Bear’s Picture by Daniel Pinkwater, illustrated by D.B. Johnson
Two gentlemen out walking saw the bear.
“Bears can’t paint pictures,” said the second fine, proper gentleman.
“Why not? Why can’t a bear do anything he likes?” asked the bear.
The “fine, proper gentlemen” continued to argue that it was a silly painting and they couldn’t tell what it is supposed to be. They bear continued painting.
The “fine, proper gentlemen” asked the bear if it was a painting of a butterfly or a clown – because it looked a little like one of those. The bear told them what he was painting – a honey tree, a forest stream, a hollow log, and a field of flowers.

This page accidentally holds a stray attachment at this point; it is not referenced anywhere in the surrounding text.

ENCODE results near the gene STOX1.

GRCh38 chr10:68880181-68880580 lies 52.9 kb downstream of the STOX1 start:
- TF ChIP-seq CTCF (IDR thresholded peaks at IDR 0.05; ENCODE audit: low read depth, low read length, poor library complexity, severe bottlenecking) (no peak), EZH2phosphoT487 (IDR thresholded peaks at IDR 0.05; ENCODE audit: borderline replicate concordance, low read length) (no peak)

The “fine, proper gentlemen” said it didn’t look like those thing to them.
“It doesn’t have to,” said the bear. “It is MY picture.”
The “fine, proper gentlemen” walked away saying that bears shouldn’t paint pictures. And the bear “looked at his picture…and was happy.”
D.B. Johnson’s illustrations play beautifully with Daniel Pinkwater’s text. Early in the story, the bear is shown in grayish brown tones, with a little blue in his eyes. The “fine, proper gentlemen” are in grayish brown tones too. As the story progresses, the bear adds more colors and images to his painting, and the scarf he is wearing becomes spotted with colorful paint. The gentlemen remain grayish brown. The bear’s finished painting is full of colors – and, when turned upside down, looks like a picture of the bear.
A bear, some stuffy gentlemen, paint, and self-expression (never mind what critics say) make for a great book to share with children.